The Babukusu are the major sub tribe of the Luhya tribe in Kenya. They have one of the highest population as compared to other sub tribes and also occupy the largest part of the western part. This part of the country is where the majority of Luhyas are situated and is generally associated with their kind. Apart from the Babukusu, other sub tribes include; Tachoni, Kabras, Tsotso, Tiriki, Isukha, Idakho, Marama, Banyala, Maragoli, Manyore, Kisa, Wanga, Marachi, Samia, Khayo, and the Manyala. The sub tribes are approximately eighteen with similarities in their speech pronunciation and culture.
Initially, the Bukusus were called the Babambayi. This term generally means that they were farmers and pastoralists, though in small scale. Before they moved into the western part of Kenya, the Bukusus used to sell hoes in central Uganda.
The name Bukusu therefore, is derived from a term UKUSI, which means the price. In their general daily economic activities, they always encountered the term UKUSI as in the sentence. An example of this could be during negotiation where they would ask, “What is the price (UKUSI) of this hoe?”. The buyers then ended up branding them as BUKUSU in consideration of the word UKUSI.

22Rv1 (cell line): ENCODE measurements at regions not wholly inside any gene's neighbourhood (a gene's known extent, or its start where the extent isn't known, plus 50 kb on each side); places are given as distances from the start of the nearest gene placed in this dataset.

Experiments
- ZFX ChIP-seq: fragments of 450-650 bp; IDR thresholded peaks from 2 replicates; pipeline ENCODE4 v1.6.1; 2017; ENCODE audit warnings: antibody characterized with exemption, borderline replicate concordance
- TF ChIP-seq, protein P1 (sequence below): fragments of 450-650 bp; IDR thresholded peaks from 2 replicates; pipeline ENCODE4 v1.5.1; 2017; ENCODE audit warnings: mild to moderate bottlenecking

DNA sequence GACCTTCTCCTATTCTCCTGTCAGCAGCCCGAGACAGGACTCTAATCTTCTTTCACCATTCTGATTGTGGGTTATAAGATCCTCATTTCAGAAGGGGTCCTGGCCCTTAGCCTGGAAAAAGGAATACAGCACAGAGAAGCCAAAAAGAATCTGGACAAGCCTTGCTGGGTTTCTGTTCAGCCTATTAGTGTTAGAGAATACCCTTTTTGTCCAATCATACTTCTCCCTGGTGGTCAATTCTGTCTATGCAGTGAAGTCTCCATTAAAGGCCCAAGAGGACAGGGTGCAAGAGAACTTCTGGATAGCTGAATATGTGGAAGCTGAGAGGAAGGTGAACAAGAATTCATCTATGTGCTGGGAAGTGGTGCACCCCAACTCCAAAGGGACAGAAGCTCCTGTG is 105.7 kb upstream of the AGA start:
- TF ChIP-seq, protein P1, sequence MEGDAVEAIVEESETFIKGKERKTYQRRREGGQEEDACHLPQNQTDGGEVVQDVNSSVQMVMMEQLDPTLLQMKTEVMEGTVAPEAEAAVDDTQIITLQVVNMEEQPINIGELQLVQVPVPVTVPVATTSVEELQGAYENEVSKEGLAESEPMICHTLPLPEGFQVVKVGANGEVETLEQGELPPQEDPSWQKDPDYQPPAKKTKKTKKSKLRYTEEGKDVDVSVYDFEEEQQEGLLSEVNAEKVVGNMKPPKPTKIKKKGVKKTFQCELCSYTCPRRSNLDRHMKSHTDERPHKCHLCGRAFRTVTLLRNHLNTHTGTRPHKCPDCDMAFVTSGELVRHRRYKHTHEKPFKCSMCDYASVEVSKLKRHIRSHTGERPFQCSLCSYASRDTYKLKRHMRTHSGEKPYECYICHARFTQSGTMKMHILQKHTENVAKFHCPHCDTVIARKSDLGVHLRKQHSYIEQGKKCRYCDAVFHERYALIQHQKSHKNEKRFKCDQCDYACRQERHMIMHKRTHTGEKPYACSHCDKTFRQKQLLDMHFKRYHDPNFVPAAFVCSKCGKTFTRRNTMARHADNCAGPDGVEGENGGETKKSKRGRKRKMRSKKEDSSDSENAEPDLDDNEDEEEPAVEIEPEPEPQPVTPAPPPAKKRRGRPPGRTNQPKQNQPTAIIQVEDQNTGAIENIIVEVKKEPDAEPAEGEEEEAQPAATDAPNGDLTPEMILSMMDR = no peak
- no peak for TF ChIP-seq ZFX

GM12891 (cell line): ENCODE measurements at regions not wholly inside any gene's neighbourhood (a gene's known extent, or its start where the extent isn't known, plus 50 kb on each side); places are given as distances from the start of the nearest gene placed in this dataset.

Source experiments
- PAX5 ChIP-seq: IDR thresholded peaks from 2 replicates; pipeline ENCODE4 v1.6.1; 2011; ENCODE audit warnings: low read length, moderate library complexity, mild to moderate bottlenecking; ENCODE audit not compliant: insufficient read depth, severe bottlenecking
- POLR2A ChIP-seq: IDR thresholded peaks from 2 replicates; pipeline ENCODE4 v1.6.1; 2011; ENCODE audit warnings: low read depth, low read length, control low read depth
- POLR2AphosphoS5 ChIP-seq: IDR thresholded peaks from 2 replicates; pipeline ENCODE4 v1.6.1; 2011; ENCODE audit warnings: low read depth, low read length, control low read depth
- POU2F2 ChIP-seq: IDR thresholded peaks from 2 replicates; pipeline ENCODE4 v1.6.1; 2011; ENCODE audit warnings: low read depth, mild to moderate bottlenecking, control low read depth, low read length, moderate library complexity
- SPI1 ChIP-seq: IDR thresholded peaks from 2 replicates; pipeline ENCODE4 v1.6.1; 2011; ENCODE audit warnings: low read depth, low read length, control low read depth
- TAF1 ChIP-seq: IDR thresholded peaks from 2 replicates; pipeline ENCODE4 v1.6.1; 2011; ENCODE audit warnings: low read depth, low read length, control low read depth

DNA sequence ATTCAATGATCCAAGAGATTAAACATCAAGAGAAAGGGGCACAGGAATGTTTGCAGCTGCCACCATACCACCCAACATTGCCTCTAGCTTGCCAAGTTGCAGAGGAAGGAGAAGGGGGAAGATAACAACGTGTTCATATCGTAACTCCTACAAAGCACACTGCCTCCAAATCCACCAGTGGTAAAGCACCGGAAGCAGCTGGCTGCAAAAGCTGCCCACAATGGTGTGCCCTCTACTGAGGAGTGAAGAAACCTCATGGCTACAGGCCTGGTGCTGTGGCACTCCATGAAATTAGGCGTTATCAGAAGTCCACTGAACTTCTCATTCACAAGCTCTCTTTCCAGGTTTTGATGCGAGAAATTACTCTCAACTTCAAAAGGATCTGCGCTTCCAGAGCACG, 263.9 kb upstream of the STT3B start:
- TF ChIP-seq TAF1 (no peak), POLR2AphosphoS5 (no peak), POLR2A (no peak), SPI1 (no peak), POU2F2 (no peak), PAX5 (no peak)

Bukusus are broadly categorized into clans known as Chikholo. Intermarriage within people of the similar clan is prohibited hence regarded as an abomination. The clans are fifteen, namely; Bakibeti, Batilu, Bameme, Baloncha, Bayundo, Babichachi, Baengele, Batukuika, Batecho, Bachemai, Bakoi, Basekese, Balunda and the Basefu.
The cultures of the clans might differ a little in details such as culture and various rites of passage. For instance, the Balunda burry the dead in a sitting posture, while Baengele undergo a ritual known as Buliche after circumcision.
The Bukusu Age Sets and Age Groups
The circumcision ritual among the Bukusus leads to the development of age sets known as Bibilingo. These age sets include; Sawa, Kolongolo, Kikwamet, Bakananachi, Kinyikeu, Nyange, Maina, and Chuma.
The age sets form a cyclist system, with each age group having a gap of ten years within each other. This is with the exclusion of Bachuma, which lasted for fourteen years. The reason for this was the belief that there was an old man of the age group of Basawa, who was still alive and was not meant to live and see the next Basawa.
Eventually, the old man died in 1884 and the Basawa ensued the next initiation period in 1888. It was therefore agreed to avoid such delays and that any man who lives long enough to reach the second cycle would be killed. This has been the tradition and since then, once the last age group has passed the second one starts. For exampl,e the Bachuma lasted from 1872 to 1886. In 1888, the Basawa age group began and lasted until 1898. Each age group is represented once every century.